D.C.'s famed cherry blossoms have finally (finally) bloomed, ringing the Tidal Basin with puffy pink clouds of flowers.
At night, the trees' colors fade. They become silhouettes against the city's brightly lit skies. Unless, of course, you take it upon yourself to light them up.
This is what Jacques Domenge does with a technique known as "light painting." He sets his camera (a Canon 5D Mark II), mounted to a Gorillapod, to the bulb setting and then methodically waves a flashlight (the Fenix TK35, "the most powerful flashlight I could find") across his composition. Each picture can take anywhere from 30 seconds to three or four minutes. Sometimes people walk in front of the camera while he is taking the picture, but they don't show up if he doesn't "paint" them with his flashlight.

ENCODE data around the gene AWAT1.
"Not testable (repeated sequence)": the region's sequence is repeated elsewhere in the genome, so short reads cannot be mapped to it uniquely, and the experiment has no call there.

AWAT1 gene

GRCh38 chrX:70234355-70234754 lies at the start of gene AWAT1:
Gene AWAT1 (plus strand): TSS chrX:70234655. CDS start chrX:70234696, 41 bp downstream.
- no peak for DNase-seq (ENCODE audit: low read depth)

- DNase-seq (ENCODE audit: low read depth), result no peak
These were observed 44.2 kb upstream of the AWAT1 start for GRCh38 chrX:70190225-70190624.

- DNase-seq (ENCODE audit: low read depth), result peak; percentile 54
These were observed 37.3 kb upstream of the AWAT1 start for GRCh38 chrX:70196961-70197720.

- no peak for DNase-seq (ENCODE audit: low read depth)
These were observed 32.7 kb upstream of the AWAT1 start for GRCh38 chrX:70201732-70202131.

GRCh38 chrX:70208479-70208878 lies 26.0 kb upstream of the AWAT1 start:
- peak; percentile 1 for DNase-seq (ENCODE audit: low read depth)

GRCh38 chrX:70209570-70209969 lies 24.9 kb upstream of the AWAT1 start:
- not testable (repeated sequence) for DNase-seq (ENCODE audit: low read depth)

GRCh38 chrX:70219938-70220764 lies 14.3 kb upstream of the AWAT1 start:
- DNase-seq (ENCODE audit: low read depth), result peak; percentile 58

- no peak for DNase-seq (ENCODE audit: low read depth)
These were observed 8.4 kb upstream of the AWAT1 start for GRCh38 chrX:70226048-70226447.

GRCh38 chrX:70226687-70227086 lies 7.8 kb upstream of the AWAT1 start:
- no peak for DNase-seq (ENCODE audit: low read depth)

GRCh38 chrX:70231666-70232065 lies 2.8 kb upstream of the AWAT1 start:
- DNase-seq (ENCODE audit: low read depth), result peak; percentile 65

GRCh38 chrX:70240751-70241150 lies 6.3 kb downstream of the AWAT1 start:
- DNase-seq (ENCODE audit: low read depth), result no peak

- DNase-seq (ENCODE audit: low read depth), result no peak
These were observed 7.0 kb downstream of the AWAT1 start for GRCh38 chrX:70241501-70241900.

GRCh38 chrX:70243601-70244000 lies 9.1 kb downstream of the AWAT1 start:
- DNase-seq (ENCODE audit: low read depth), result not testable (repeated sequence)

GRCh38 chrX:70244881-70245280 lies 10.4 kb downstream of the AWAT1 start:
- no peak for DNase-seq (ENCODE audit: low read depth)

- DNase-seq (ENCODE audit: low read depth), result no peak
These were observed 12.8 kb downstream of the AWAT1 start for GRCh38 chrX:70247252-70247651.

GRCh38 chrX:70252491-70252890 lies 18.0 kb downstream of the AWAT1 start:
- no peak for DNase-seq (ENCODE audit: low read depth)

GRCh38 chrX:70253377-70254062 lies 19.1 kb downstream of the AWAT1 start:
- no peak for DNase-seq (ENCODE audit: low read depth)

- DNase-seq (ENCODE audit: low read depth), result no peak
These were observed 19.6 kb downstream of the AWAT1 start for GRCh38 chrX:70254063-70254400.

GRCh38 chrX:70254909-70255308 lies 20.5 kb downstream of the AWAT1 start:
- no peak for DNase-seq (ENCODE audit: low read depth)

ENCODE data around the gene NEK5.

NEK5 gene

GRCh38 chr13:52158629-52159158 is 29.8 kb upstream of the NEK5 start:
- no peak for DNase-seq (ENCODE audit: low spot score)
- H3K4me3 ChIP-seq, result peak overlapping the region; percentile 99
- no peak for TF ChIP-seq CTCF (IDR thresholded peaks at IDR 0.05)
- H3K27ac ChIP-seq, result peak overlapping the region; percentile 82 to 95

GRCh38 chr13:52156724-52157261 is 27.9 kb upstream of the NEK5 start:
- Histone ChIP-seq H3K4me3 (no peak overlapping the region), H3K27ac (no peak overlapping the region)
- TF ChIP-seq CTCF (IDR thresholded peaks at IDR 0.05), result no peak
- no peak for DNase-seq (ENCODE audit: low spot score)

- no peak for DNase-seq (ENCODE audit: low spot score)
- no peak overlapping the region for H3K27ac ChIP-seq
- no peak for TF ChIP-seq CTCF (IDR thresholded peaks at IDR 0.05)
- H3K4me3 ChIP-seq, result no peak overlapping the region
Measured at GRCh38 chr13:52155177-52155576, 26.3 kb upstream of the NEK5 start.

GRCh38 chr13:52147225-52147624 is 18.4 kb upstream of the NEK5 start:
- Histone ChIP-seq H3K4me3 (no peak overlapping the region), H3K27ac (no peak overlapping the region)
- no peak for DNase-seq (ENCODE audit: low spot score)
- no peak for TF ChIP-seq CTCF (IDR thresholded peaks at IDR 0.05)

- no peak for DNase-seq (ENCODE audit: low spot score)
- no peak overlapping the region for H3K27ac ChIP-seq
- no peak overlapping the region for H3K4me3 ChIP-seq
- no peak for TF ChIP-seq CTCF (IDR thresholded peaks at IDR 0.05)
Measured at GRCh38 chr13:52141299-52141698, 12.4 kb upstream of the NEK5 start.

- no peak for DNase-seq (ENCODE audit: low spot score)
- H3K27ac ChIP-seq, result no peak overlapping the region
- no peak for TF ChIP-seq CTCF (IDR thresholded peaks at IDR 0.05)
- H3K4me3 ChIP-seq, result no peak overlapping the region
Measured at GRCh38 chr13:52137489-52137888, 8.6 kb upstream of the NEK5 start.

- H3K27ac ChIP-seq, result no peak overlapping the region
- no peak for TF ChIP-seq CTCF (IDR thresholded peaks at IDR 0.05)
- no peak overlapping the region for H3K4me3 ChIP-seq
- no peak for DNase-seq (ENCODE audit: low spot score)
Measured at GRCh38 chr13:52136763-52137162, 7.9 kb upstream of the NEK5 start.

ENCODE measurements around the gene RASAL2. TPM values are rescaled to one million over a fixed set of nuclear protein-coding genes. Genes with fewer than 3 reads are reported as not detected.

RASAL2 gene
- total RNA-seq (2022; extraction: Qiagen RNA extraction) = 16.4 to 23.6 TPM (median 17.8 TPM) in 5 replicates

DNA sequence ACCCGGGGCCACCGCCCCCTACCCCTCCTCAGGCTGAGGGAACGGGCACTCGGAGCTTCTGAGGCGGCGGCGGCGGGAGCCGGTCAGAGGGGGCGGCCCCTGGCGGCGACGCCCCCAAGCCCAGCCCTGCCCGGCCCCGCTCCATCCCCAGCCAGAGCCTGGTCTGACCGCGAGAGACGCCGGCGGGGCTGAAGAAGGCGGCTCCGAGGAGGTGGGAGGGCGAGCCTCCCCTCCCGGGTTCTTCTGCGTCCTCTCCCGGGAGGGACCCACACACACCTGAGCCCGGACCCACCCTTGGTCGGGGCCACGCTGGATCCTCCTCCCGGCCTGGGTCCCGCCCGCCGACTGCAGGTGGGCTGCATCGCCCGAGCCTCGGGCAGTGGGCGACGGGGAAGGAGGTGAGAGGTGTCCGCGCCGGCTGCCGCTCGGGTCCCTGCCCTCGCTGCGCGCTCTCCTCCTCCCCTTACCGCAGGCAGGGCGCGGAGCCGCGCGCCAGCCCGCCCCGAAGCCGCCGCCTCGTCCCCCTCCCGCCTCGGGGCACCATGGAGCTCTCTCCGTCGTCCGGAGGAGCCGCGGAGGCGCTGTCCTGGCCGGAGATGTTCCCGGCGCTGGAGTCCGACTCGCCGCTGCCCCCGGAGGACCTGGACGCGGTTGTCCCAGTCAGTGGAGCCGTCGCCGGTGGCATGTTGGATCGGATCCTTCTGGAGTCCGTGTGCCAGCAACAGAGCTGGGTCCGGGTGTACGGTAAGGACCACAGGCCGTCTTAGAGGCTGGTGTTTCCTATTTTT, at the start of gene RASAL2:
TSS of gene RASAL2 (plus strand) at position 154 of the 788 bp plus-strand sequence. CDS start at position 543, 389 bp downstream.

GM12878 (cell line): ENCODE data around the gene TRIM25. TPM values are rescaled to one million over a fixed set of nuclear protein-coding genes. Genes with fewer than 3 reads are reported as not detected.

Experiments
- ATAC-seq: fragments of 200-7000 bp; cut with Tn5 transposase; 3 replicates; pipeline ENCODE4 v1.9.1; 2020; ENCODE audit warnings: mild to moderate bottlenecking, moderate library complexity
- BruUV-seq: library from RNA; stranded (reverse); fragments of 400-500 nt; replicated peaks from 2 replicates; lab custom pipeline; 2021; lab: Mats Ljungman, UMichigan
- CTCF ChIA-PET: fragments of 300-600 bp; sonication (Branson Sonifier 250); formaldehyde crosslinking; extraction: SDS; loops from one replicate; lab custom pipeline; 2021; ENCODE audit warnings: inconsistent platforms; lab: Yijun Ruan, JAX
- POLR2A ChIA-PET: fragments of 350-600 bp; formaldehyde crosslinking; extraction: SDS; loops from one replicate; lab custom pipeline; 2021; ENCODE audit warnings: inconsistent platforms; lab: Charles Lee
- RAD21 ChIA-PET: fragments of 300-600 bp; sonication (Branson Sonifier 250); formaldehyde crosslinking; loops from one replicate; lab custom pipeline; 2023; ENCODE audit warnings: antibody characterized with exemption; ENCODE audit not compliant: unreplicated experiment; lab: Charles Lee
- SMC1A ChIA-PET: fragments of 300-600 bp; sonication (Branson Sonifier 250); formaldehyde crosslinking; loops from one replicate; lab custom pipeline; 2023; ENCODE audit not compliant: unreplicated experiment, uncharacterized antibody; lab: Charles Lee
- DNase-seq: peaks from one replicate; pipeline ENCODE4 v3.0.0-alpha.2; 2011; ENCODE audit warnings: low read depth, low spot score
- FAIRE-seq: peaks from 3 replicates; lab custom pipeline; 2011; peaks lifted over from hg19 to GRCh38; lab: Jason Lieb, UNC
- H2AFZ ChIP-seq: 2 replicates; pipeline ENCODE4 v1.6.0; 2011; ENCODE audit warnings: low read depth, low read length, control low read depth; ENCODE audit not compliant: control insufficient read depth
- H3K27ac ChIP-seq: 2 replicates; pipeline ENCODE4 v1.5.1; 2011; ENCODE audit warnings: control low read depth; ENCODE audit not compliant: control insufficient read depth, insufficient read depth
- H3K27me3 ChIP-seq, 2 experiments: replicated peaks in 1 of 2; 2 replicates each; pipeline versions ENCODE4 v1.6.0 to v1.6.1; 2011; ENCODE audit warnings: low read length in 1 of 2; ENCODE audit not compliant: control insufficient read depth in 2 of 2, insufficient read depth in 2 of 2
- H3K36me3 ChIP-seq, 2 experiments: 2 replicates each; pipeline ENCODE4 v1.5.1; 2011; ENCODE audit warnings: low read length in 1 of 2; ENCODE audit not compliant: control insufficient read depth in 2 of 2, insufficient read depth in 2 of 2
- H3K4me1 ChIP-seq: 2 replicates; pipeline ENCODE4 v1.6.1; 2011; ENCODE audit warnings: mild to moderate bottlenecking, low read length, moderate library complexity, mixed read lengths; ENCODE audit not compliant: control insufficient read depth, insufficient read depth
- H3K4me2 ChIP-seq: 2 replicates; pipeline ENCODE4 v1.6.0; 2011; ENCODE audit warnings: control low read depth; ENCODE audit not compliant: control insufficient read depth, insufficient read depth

Domenge has recently gotten inspired by the organizational-development model known as Appreciative Inquiry, which urges people to spend less time and effort on problem solving and more on finding and then bolstering good things. "If you think of the greatest thinkers of the world -- the people who have done the greatest things -- none of them were looking to solve some problem, they were all thinking: How could this be great?" he told me.